“I know that the Liberates were slaves to the Dominators,” I said confidently. “And there was a big war, the Slave War or the Final Rebellion or whatever. It’s why you’re called Liberates, right?”
“But why Earth languages, instead of…” I shrugged, “Emissarine, or some Pioneer language or something?”
“Because we wanted to embrace our homeworld, I guess,” Stellina said. “Harken back to the place we’d been taken from, even if the formation of the Forbidden Zone had taken it from us.”
“Liberates are from Earth?”
“Of course we are!” Stellina said, sounding almost offended. “Do you really think evolution is really stupid enough to create the exact same species twice?”
I paused for a few seconds, working through the implications. “The Dominators… were they abducting people?”
Stellina nodded. “For almost a century and a half, starting… four centuries ago, I think? They’d take them from all over the world, dozens or hundreds at a time, from ships and isolated colonies and stuff. Back then people were more willing to assume that a village had starved to death, or been cursed by the gods, or that a ship had sunk. They probably would have kept doing it if the Forbidden Zone hadn’t formed, seemingly out of nowhere.”
“Hence the Lance of Croatoan,” I said. “Or this entire planet being named after… something from Earth. The name sounds familiar. Were the Unseen, and those giant guys, and the disk robots, also slaves of the Dominators? Or are they just the ones who immigrated here?”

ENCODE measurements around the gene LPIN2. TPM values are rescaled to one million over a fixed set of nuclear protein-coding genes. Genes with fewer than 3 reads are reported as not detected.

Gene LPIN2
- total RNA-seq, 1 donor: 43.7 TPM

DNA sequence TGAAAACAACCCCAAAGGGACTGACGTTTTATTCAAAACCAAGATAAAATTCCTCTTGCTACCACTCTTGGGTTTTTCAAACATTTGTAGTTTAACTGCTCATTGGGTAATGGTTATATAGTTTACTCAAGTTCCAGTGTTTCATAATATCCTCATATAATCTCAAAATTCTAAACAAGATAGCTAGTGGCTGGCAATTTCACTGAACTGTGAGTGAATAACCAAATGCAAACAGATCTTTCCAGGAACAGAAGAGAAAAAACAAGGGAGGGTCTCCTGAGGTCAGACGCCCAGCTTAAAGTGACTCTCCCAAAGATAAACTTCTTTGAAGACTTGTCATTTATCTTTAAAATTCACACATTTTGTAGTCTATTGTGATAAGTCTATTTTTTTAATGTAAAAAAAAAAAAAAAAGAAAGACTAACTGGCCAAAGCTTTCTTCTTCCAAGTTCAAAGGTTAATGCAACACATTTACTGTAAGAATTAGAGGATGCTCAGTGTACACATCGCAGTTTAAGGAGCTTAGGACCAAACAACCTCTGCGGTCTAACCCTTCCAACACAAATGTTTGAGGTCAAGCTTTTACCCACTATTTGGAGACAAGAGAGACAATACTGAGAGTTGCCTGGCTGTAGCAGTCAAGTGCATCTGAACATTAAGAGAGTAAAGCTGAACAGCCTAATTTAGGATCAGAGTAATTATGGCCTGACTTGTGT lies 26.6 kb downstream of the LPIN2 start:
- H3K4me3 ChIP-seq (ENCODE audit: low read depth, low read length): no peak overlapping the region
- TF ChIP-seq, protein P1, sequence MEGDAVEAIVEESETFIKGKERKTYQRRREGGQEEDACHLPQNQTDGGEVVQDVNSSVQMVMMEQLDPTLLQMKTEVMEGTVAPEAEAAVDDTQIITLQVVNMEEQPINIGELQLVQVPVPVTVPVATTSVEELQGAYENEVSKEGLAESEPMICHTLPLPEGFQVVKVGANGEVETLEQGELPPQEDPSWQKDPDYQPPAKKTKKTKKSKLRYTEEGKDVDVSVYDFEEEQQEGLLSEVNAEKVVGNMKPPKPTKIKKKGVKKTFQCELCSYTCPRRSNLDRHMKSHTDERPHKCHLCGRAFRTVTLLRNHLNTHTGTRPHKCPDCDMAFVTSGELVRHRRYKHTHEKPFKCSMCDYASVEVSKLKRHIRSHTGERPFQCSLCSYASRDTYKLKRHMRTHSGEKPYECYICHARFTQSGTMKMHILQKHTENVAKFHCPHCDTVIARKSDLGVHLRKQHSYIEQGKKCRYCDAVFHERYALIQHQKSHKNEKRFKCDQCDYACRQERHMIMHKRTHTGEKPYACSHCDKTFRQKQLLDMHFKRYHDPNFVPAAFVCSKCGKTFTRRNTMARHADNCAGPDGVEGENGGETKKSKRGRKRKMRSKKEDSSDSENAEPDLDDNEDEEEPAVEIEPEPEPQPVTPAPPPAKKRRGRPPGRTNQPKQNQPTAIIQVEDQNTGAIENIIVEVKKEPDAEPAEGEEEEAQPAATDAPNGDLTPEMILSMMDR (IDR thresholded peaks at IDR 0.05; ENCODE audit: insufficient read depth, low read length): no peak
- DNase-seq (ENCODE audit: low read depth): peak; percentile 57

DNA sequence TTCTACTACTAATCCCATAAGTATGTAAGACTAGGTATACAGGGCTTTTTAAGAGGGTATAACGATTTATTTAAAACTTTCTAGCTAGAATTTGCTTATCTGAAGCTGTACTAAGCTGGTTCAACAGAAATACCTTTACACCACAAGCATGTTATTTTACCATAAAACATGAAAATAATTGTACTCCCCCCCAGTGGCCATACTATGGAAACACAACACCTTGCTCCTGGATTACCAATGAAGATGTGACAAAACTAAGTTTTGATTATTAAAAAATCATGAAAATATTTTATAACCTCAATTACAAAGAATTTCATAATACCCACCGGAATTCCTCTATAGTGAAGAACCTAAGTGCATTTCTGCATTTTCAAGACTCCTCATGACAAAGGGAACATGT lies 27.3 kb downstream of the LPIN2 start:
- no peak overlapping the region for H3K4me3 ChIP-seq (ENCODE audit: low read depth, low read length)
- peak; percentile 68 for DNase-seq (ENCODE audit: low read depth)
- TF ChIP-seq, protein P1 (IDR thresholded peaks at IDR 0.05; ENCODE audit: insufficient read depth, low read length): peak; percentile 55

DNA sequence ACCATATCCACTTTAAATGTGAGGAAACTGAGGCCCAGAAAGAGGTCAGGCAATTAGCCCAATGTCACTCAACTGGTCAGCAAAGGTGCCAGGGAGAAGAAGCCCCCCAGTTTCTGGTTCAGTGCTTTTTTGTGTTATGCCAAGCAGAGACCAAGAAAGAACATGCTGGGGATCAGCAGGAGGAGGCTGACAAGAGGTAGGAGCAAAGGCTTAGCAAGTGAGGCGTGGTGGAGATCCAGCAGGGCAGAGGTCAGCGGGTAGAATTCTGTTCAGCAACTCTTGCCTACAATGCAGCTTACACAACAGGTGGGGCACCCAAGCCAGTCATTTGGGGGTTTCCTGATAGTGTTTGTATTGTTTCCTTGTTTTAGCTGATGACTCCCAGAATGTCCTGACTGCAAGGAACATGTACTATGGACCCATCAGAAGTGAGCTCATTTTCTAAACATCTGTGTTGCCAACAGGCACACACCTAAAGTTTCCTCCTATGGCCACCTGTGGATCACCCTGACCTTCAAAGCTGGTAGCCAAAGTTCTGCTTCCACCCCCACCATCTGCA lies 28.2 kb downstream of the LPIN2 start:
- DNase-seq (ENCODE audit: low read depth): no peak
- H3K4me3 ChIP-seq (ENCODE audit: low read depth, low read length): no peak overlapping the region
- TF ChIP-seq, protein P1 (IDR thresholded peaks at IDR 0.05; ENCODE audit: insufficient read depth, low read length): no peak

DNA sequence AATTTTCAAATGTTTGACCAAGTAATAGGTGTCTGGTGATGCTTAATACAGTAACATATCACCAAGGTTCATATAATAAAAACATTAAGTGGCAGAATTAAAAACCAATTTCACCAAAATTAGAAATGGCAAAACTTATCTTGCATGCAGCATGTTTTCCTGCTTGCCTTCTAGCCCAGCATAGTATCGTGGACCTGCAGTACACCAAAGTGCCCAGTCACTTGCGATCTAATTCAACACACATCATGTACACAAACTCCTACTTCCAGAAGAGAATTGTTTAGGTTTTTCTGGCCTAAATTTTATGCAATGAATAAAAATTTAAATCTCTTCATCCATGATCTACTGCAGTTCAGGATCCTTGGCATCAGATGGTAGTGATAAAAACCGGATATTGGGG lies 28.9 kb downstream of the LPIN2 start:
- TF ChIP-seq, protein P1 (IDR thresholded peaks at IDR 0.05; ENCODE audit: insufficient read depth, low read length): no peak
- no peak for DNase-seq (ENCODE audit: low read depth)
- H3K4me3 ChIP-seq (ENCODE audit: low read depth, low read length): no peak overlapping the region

“There’s a reason why they call themselves ‘the Collective’,” said Stellina. “Four races bound together and all that.”
“Then where did the other two come from?”
“The Dominator’s gene labs,” Commander Carver hissed, settling around Stellina’s end of the bench. “Or their nanotech facilities, in the case of the Helpful. My grandmother said that they created dozens of species like that, and us and the Sunder were the only ones tough enough to form a stable population.”
I’d be lying if I said I didn’t tense up when she started talking. Blame it on not being used to aliens, or on some kind of residual insectoid instinct when it came to predator species, or whatever. “Holy crap you’re quiet,” I muttered to myself.
“We didn’t call ourselves the Unseen for no reason,” Carver said. Without having to shift her lower body, she coiled around until she could rest her arms on the bench right behind my shoulder. “I could put a bell on my collar so you always know when I’m coming, if you want…” My eyes squeezed shut and my antennae pointed directly at her. Hopefully she would go away.